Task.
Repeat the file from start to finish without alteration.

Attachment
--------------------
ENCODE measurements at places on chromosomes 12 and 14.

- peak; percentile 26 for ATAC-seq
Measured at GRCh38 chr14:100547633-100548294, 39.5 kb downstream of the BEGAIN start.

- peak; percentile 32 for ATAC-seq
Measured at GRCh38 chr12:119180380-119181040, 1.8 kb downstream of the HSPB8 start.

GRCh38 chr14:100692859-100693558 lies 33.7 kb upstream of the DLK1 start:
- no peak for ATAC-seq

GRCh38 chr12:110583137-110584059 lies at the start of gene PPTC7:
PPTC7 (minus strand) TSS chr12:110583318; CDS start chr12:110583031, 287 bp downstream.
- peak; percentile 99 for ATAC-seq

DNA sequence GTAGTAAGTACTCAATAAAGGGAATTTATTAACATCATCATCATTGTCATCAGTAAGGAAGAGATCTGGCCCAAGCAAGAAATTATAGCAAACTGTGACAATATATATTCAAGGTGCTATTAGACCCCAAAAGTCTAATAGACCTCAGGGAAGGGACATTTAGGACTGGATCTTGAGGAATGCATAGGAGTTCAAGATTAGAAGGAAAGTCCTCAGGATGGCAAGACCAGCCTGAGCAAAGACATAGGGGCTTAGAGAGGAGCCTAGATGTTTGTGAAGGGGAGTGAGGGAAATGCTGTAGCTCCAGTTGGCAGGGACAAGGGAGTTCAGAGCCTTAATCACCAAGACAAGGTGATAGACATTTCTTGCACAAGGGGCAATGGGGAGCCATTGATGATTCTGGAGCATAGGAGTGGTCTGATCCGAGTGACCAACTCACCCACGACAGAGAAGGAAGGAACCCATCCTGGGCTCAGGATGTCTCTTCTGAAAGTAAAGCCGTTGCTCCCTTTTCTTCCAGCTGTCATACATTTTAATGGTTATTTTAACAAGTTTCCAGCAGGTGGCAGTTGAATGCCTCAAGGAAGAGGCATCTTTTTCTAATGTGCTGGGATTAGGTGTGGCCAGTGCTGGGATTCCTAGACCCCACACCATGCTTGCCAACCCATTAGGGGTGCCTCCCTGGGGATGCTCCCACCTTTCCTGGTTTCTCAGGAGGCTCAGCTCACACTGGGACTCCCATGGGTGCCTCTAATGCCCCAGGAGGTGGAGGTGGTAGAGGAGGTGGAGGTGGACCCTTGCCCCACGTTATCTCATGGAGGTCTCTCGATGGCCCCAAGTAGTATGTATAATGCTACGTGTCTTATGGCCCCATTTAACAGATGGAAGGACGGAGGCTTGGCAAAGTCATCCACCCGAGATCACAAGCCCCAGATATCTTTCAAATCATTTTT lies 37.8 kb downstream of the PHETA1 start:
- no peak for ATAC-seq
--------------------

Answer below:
ENCODE measurements at places on chromosomes 12 and 14.

- peak; percentile 26 for ATAC-seq
Measured at GRCh38 chr14:100547633-100548294, 39.5 kb downstream of the BEGAIN start.

- peak; percentile 32 for ATAC-seq
Measured at GRCh38 chr12:119180380-119181040, 1.8 kb downstream of the HSPB8 start.

GRCh38 chr14:100692859-100693558 lies 33.7 kb upstream of the DLK1 start:
- no peak for ATAC-seq

GRCh38 chr12:110583137-110584059 lies at the start of gene PPTC7:
PPTC7 (minus strand) TSS chr12:110583318; CDS start chr12:110583031, 287 bp downstream.
- peak; percentile 99 for ATAC-seq

DNA sequence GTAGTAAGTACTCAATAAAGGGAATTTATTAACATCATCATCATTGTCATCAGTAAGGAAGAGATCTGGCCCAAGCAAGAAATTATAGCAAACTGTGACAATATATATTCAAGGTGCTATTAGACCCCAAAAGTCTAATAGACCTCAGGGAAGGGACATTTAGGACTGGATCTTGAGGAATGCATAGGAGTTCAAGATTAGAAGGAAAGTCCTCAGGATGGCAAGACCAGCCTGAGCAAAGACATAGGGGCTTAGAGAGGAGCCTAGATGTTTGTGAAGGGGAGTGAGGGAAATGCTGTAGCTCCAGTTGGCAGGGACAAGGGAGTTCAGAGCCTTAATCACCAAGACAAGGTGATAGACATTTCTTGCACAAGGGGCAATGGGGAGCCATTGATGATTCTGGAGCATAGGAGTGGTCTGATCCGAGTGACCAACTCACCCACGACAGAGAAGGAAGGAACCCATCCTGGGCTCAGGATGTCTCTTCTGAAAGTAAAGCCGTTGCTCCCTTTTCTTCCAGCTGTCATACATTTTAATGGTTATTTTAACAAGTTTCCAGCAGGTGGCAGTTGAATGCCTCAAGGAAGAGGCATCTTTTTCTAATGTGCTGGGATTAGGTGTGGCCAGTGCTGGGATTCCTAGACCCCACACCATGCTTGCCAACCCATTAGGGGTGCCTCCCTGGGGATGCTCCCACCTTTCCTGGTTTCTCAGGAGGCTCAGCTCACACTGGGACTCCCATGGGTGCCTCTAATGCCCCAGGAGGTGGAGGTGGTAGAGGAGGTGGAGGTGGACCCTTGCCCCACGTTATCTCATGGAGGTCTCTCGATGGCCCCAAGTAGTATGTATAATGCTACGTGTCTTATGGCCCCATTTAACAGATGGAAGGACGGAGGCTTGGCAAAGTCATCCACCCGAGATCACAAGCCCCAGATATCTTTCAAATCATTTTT lies 37.8 kb downstream of the PHETA1 start:
- no peak for ATAC-seq